Escalation is the progressive increase in the intensity or spread of risk.

A risk management system must have a process where an increasingly higher level of authorization is required to approve a continuous tolerance of increasingly higher levels of risk.

A contingency (plan) is designed to reduce the impact if a risk materializes. Consideration should be given to developing contingencies for threats and opportunities against the business risk attitude and risk tolerance.

Assessment and Evaluation

An excellent risk culture will improve risk management performance. Because risk culture often evolves as an organisation grows, it may make sense for organizations to self-assess, survey and use focus groups and other techniques to understand the current state of risk culture.

The tone of the organisation

The term tone is the combined impact of all stakeholders on risk management. Communication from the Board level will have little effect if the business employees and other stakeholders hear a different message from line managers, supervisory interaction and other contacts daily.

Information often gets distorted as it moves from one management level to another. There is always a greater possibility for contradictions in communication between team members at the organisation’s top, middle, and bottom. Equally, the risk of executive management being unaware of profound financial risksoperational risks and compliance risks that may be of common knowledge to one or more middle managers and employees.

Physical mechanisms driving risk culture

It’s essential to think about the tone of an organisation and how tangible physical mechanisms can help control it. These mechanisms include a risk governance structure, corporate values, code of conduct and ethics statements, policies, procedures, risk oversight activities, incentive programs, risk assessment processes, risk indicator reporting, performance management reviews, reinforcement processes, etc. Companies and boards must examine various risks, including strategic, operational, financial, IT, etc. They must also consider the organisation’s appetite for risk, how the different risks can interact and how they are managed daily.

Internal attributes driving risk culture

These internal attributes include the attitudes, belief systems and values that drive the organisation’s behaviour, activities and decision-making.

They demand attention while not as quickly seen and understood as physical, tangible mechanisms. For example, how a business handles risk management, control and audit often manifests in addressing weaknesses, escalating issues, and resolving problems. The method and timely nature, or not, in which such activities are carried out provide information regarding a business’s risk culture. So, too, does leadership’s reaction, or lack of, to warning signs offered by the risk management process.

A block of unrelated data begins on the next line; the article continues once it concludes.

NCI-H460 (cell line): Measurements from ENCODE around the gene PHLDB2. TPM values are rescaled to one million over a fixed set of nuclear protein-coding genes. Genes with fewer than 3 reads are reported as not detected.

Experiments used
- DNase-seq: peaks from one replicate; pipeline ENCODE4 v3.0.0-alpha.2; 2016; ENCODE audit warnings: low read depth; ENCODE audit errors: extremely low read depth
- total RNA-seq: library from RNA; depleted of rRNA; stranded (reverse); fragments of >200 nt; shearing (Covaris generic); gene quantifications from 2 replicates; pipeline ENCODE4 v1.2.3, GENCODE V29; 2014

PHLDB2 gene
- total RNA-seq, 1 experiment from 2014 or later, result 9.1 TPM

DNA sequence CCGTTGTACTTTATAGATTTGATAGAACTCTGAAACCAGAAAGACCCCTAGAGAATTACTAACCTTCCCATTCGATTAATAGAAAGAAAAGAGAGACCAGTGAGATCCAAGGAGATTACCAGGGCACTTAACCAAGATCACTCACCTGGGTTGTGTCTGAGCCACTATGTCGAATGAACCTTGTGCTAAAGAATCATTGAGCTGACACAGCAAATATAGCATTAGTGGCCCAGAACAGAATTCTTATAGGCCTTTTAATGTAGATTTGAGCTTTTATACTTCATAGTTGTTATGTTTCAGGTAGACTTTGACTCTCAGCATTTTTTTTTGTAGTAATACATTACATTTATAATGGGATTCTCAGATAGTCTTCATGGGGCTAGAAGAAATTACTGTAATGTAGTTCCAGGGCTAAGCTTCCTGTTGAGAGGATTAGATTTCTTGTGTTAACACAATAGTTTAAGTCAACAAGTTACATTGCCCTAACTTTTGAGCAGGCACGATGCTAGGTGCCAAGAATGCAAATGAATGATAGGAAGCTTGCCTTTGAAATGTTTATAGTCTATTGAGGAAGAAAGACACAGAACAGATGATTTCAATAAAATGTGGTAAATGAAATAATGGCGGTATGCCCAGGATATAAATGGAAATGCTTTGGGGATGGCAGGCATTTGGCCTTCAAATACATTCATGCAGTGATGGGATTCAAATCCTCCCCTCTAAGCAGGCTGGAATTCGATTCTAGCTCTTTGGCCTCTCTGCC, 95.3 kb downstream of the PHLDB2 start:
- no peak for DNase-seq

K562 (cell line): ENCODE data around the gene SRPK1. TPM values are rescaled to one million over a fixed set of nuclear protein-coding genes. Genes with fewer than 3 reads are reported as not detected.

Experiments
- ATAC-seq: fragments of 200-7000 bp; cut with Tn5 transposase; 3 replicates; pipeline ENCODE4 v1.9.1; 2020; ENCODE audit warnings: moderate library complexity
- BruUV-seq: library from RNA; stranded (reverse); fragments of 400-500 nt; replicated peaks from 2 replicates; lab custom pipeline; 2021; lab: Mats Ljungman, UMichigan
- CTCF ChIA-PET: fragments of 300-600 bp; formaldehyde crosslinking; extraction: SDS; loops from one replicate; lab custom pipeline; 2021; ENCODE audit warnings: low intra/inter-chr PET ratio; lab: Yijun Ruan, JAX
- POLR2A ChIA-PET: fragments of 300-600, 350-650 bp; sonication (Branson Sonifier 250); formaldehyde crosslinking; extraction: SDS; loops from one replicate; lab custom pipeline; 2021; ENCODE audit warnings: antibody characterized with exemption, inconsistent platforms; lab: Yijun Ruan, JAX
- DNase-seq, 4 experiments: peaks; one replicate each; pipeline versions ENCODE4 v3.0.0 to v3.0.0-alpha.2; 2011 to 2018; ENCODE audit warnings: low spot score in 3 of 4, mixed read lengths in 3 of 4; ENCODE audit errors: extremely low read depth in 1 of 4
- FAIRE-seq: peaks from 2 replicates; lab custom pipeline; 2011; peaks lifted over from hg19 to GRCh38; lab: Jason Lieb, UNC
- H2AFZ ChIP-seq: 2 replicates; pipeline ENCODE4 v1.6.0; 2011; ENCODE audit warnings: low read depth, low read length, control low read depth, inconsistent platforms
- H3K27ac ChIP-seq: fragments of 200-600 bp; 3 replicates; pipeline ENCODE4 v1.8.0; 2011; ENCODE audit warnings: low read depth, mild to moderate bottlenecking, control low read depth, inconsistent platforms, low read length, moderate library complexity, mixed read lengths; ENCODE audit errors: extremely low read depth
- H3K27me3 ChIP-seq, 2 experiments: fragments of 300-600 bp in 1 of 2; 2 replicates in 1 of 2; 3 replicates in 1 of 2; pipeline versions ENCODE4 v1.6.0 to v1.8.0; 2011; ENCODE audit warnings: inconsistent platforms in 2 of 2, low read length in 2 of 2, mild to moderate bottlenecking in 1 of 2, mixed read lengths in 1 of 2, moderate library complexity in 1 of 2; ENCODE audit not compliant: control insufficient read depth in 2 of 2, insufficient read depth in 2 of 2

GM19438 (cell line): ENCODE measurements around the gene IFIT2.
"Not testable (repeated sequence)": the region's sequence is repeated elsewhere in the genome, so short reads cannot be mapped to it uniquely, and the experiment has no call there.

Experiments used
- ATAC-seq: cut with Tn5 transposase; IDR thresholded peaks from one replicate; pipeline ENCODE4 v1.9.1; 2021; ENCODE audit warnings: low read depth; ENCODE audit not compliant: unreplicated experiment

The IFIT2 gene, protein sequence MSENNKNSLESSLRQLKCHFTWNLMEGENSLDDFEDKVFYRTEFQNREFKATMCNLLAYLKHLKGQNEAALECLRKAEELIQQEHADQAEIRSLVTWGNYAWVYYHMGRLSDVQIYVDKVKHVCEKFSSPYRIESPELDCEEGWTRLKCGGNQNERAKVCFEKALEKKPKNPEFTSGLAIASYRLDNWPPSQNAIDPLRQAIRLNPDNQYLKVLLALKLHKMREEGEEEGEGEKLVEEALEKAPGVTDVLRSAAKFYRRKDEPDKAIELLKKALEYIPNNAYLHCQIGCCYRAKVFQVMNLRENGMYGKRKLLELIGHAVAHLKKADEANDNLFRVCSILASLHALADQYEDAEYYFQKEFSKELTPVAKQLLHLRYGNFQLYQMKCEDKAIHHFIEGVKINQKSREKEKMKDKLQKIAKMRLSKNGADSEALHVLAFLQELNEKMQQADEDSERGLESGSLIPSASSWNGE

External attributes driving risk culture

These external characteristics include regulatory requirements and expectations of customers, investors and others.

How an organisation seeks out these requirements and expectations and aligns business processes through actionable improvements reveals its resilience.

Subcultures that impact risk management

In response to a changing business environment, a subculture permits a business to be agile in solving problems, sharing knowledge, and serving customers.

However, they can also lead to rogue actors and risk-taking behaviours that harm the organisation.

Relationship to the overall business culture

A positive risk culture does not operate in a vacuum. As previously mentioned, the business’s culture influences it in many ways. Many argue they are the same thing.

How to improve risk culture

As risk is about future uncertainty, it would seem logical that a desirable risk culture would position the business to be proactive and agile. It should quickly recognise a threat or opportunity and use that knowledge to evaluate its response.

Such a risk culture would give leadership and management a time advantage and better decision-making.

Another example of an attractive risk culture might be maintaining a healthy tension between the business’s activities for creating value and its activities for protecting value. Ideally, one activity must not be disproportionately stronger than the other activity.

Once the current risk culture is assessed, executive management should consider whether any organizational changes are needed and define the steps required to implement change.

In transitioning to the desired risk culture, management should try to achieve the following: